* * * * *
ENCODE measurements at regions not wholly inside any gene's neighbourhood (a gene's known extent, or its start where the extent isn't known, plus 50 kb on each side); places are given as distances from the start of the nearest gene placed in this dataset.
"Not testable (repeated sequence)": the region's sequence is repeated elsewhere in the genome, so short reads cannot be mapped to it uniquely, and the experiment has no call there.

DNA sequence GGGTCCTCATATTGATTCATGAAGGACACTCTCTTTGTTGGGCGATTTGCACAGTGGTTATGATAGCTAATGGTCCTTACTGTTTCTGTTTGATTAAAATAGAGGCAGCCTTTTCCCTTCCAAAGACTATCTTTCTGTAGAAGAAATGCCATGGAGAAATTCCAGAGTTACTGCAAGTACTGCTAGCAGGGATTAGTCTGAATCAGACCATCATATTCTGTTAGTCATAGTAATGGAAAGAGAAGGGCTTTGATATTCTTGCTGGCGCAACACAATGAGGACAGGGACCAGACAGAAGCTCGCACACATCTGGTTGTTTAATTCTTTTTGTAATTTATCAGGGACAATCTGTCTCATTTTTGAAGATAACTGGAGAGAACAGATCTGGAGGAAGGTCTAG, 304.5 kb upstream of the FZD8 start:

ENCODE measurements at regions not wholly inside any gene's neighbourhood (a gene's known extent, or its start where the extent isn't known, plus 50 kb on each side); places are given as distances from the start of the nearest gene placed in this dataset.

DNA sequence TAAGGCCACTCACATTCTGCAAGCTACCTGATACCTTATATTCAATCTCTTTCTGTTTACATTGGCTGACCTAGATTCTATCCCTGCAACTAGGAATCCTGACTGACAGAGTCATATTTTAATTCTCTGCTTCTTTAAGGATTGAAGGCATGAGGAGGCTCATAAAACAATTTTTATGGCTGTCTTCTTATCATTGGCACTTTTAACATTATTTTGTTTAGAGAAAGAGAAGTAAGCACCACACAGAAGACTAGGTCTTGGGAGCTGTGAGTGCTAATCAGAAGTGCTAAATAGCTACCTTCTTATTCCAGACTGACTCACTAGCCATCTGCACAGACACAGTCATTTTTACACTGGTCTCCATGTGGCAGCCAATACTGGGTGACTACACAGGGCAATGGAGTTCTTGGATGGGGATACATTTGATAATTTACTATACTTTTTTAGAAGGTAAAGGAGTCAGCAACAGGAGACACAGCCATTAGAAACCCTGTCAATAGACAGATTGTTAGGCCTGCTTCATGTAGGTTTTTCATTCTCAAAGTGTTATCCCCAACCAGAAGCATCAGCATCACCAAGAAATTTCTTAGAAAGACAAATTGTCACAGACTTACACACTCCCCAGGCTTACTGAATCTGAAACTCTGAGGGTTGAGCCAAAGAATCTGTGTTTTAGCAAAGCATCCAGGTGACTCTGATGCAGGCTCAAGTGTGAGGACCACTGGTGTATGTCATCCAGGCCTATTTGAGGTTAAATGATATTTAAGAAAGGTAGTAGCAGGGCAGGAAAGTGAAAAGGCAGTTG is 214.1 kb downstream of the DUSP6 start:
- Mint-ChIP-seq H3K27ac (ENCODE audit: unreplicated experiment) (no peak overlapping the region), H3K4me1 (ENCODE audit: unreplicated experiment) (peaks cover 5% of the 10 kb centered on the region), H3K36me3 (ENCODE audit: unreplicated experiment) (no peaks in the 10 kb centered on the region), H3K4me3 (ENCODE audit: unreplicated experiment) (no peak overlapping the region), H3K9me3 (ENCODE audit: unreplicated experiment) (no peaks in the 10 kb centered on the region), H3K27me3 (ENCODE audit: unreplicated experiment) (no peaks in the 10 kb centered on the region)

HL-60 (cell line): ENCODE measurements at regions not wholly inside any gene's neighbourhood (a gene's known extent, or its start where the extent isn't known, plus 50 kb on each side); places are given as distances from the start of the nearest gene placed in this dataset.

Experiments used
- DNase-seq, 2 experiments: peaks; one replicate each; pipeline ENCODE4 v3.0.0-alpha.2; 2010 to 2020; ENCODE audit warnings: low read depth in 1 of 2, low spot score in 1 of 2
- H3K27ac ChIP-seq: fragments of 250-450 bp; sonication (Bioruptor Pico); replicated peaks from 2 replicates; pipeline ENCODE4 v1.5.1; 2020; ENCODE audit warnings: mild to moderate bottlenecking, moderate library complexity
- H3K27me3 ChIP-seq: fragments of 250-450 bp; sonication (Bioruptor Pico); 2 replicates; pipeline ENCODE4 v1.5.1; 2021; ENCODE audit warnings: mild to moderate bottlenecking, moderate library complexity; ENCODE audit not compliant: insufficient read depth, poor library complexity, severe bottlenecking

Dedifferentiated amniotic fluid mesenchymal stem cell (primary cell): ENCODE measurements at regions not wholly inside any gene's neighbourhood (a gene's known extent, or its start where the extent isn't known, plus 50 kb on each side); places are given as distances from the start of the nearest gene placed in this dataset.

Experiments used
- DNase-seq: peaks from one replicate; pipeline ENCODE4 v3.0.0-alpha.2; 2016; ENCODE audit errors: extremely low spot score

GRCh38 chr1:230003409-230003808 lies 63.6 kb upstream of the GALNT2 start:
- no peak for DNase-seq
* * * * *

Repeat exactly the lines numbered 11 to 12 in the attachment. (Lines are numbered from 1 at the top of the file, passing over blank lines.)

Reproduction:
- H3K27me3 ChIP-seq: fragments of 250-450 bp; sonication (Bioruptor Pico); 2 replicates; pipeline ENCODE4 v1.5.1; 2021; ENCODE audit warnings: mild to moderate bottlenecking, moderate library complexity; ENCODE audit not compliant: insufficient read depth, poor library complexity, severe bottlenecking

Dedifferentiated amniotic fluid mesenchymal stem cell (primary cell): ENCODE measurements at regions not wholly inside any gene's neighbourhood (a gene's known extent, or its start where the extent isn't known, plus 50 kb on each side); places are given as distances from the start of the nearest gene placed in this dataset.